This blog has analyzed issues involving insurance bad faith claims against carriers from a variety of perspectives. The basic premise behind a bad faith claim against an insurance carrier involves seeking extra-contractual damages for the insurer’s failure to exercise good faith in executing its obligations under an insurance policy. Examples of acts of bad faith by an insurance company might include denying a claim without investigating, refusing to provide a policy provision to justify a denial, or presenting an intentionally low-ball offer.
A novel legal question that recently has been raised by insurance companies involves whether carriers have a reciprocal right to pursue an insurance bad faith claim against policyholders. Although this is probably not a possibility contemplated by many policyholders, insurance companies in about a half dozen states have pursued bad faith claims against their insureds. While states have uniformly rejected such claims, policyholders can benefit from understanding the basis for such claims and the reasoning of courts that have declined to recognize bad faith lawsuits against policyholders.
The fact pattern in the Kentucky case of State Auto v. Hargis provides a recent example of this emerging but unsuccessful strategy. The insured was involved in hiring someone to burn down her home. After the fire, the insured submitted a claim for approximately $866,000 in losses related to damage to the home and personal possessions inside the home. The insurer sued and contended the policyholder was involved in intentionally burning down her own home. She counterclaimed alleging statutory and common law bad faith claims. The insured eventually amended its complaint to include a “reverse bad faith claim” against the policyholder. Both the trial court and appellate court agreed that Kentucky does not recognize the right of an insurer to file a reverse bad faith claim against its policyholder.
The appellate court began by indicating that both statutory and common law bad faith claims in Kentucky involve the following elements to state a valid cause of action: (1) establish insurer liability for the claim; (2) no reasonable factual or legal basis for denying the claim; and (3) reckless or intentional disregard for the lack of a basis to deny the claim. The court also noted that the insurer cannot be found to have acted in bad faith under the law of the state unless liability for the claim exists under the policy.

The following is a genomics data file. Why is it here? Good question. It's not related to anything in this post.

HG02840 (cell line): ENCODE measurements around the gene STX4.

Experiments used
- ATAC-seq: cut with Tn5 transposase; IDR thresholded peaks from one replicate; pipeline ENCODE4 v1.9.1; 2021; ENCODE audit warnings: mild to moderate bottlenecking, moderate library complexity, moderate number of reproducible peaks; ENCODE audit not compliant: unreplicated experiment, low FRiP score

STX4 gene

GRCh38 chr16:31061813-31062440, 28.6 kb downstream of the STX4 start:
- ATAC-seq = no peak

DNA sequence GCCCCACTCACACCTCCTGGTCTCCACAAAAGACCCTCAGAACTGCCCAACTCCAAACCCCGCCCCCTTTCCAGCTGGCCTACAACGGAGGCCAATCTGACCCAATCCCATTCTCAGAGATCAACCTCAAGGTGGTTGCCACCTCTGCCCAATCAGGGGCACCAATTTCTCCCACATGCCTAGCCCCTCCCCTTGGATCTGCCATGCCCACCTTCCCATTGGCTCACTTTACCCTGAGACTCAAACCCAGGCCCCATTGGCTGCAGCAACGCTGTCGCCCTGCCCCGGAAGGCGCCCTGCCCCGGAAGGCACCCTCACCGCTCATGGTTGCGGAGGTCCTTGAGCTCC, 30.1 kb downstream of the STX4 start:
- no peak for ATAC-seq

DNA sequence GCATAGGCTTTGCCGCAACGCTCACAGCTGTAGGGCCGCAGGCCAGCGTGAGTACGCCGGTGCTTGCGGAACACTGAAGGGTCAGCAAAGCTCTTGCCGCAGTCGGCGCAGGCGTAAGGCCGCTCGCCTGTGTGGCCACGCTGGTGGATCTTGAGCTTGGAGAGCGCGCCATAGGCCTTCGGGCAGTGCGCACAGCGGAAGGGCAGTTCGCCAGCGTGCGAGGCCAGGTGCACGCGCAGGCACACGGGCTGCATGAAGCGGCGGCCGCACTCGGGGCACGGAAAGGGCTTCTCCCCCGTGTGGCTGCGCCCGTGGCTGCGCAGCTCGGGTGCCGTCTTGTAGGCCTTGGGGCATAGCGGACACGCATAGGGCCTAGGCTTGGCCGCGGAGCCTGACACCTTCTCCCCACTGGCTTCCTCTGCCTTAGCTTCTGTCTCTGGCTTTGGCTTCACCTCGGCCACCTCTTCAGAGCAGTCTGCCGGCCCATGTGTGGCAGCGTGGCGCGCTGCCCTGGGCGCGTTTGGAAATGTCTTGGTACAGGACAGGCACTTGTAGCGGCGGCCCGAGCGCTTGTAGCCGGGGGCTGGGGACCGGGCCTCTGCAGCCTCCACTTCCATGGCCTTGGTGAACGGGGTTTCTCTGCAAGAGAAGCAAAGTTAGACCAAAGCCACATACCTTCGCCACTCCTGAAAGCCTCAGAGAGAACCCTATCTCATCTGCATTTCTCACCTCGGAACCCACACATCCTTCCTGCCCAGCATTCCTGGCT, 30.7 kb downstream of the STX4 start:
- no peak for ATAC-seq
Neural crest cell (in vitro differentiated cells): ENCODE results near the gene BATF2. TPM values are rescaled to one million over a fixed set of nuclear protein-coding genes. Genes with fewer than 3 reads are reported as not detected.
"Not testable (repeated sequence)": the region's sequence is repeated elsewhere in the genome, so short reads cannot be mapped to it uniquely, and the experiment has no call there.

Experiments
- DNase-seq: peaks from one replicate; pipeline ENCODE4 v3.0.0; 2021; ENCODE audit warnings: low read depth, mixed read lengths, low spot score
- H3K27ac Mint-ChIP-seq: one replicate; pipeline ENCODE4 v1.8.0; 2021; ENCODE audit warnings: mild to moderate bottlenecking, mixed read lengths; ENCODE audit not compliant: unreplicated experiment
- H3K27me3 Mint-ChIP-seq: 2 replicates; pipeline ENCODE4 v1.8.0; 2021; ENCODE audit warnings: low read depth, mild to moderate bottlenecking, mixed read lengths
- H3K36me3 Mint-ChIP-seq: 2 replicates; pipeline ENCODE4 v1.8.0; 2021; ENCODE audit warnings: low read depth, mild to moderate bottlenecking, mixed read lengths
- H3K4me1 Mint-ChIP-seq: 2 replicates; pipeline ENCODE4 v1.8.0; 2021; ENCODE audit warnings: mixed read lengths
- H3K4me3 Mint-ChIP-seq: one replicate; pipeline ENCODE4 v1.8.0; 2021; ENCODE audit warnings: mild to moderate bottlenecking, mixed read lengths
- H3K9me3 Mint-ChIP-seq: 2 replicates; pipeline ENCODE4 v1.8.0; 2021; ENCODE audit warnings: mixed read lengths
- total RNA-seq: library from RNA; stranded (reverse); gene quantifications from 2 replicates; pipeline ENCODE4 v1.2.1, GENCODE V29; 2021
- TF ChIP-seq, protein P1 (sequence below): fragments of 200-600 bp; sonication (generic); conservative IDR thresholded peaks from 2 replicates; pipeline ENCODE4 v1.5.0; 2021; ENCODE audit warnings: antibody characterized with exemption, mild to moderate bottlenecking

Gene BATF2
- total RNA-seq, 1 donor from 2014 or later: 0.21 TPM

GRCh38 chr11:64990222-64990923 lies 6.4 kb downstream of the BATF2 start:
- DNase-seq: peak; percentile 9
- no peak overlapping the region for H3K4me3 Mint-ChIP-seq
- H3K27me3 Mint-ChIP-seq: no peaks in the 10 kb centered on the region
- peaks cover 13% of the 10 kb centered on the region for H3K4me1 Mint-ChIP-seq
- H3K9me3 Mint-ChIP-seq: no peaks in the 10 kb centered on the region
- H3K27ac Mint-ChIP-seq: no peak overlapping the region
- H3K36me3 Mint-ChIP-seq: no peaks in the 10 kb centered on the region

The court started by observing the state’s Supreme Court had acknowledged that reciprocity in terms of the right to bring specific claims does not necessarily exist for insurers and policyholders. While an insured could pursue a claim under the state’s Unfair Claim Settlement Practices act, the state’s highest court had ruled insurers possess no comparable right of action. The court reasoned the same principle should apply to common law bad faith theories because insurance carriers do not have the same need for protection as an individual policyholder.
The court highlighted the difference in financial and bargaining power between an insurer and insured while considering ruling from other states on this issue. The states of California, Iowa, Ohio, and Oklahoma, and the Virgin Islands had all declined to recognize the right of an insurer to sue for reverse bad faith. The court observed not a single state court had acknowledged such a right although Tennessee has a limited reverse bad faith statute that can result in recovery of a sum not to exceed 25 percent of the amount of the unfounded claim.
In following the lead of courts in these other jurisdictions, the court commented on the policy reasons for distinguishing between an insured and insurer in terms of the right to assert a bad faith legal claim. The policyholder in this case was convicted of insurance fraud related offenses and ordered to pay restitution to the insurance company in the amount of $672,497, which the court considered an adequate punishment and deterrent. Further, the insurer drafts the insurance contract and holds the power of the purse strings while the policyholder often will face dire financial hardships when pursuing a claim. Insurers also have little need for a bad faith action because they can always deny the claim or pursue a civil or criminal claim for fraud if a claim is false or exaggerated. While we believe this approach is fair given the enormous difference in bargaining power between a policyholder and an insurance carrier, the insurance industry will continue to look for innovative ways to increase profits at the expense of their customers.
You can reach Miami Insurance Claims Lawyer J.P. Gonzalez-Sirgo by dialing his direct number at (786) 272-5841, calling the main office at (305) 461-1095, or Toll Free at 1 (866) 71-CLAIM or email Attorney Gonzalez-Sirgo directly at [email protected].